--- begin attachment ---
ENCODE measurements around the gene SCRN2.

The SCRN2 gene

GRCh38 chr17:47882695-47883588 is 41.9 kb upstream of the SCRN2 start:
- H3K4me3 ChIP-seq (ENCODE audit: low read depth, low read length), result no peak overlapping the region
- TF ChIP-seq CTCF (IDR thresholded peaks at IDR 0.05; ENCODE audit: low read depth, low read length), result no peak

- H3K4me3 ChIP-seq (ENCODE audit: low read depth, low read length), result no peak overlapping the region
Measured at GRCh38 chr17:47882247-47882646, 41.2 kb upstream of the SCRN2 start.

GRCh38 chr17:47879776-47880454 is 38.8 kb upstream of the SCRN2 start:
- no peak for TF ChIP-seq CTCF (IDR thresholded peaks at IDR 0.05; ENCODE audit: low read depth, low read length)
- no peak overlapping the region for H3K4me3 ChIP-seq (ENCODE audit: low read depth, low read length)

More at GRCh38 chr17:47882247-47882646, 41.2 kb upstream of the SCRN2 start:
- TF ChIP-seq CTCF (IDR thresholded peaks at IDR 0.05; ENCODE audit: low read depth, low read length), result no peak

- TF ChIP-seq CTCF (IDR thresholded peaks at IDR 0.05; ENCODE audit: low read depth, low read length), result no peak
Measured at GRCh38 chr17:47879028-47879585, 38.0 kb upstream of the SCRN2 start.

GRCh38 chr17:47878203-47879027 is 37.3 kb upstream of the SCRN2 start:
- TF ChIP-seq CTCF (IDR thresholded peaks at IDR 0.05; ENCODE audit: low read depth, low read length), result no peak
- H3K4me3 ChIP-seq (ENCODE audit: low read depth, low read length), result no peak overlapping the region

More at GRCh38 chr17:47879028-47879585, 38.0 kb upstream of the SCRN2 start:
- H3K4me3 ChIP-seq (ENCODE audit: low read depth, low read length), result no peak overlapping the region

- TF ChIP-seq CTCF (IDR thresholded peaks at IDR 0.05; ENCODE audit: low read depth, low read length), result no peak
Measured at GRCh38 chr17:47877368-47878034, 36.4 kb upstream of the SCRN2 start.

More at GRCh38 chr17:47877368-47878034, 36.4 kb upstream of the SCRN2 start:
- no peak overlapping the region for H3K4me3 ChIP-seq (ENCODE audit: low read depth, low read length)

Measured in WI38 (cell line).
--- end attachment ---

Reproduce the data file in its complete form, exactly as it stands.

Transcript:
ENCODE measurements around the gene SCRN2.

The SCRN2 gene

GRCh38 chr17:47882695-47883588 is 41.9 kb upstream of the SCRN2 start:
- H3K4me3 ChIP-seq (ENCODE audit: low read depth, low read length), result no peak overlapping the region
- TF ChIP-seq CTCF (IDR thresholded peaks at IDR 0.05; ENCODE audit: low read depth, low read length), result no peak

- H3K4me3 ChIP-seq (ENCODE audit: low read depth, low read length), result no peak overlapping the region
Measured at GRCh38 chr17:47882247-47882646, 41.2 kb upstream of the SCRN2 start.

GRCh38 chr17:47879776-47880454 is 38.8 kb upstream of the SCRN2 start:
- no peak for TF ChIP-seq CTCF (IDR thresholded peaks at IDR 0.05; ENCODE audit: low read depth, low read length)
- no peak overlapping the region for H3K4me3 ChIP-seq (ENCODE audit: low read depth, low read length)

More at GRCh38 chr17:47882247-47882646, 41.2 kb upstream of the SCRN2 start:
- TF ChIP-seq CTCF (IDR thresholded peaks at IDR 0.05; ENCODE audit: low read depth, low read length), result no peak

- TF ChIP-seq CTCF (IDR thresholded peaks at IDR 0.05; ENCODE audit: low read depth, low read length), result no peak
Measured at GRCh38 chr17:47879028-47879585, 38.0 kb upstream of the SCRN2 start.

GRCh38 chr17:47878203-47879027 is 37.3 kb upstream of the SCRN2 start:
- TF ChIP-seq CTCF (IDR thresholded peaks at IDR 0.05; ENCODE audit: low read depth, low read length), result no peak
- H3K4me3 ChIP-seq (ENCODE audit: low read depth, low read length), result no peak overlapping the region

More at GRCh38 chr17:47879028-47879585, 38.0 kb upstream of the SCRN2 start:
- H3K4me3 ChIP-seq (ENCODE audit: low read depth, low read length), result no peak overlapping the region

- TF ChIP-seq CTCF (IDR thresholded peaks at IDR 0.05; ENCODE audit: low read depth, low read length), result no peak
Measured at GRCh38 chr17:47877368-47878034, 36.4 kb upstream of the SCRN2 start.

More at GRCh38 chr17:47877368-47878034, 36.4 kb upstream of the SCRN2 start:
- no peak overlapping the region for H3K4me3 ChIP-seq (ENCODE audit: low read depth, low read length)

Measured in WI38 (cell line).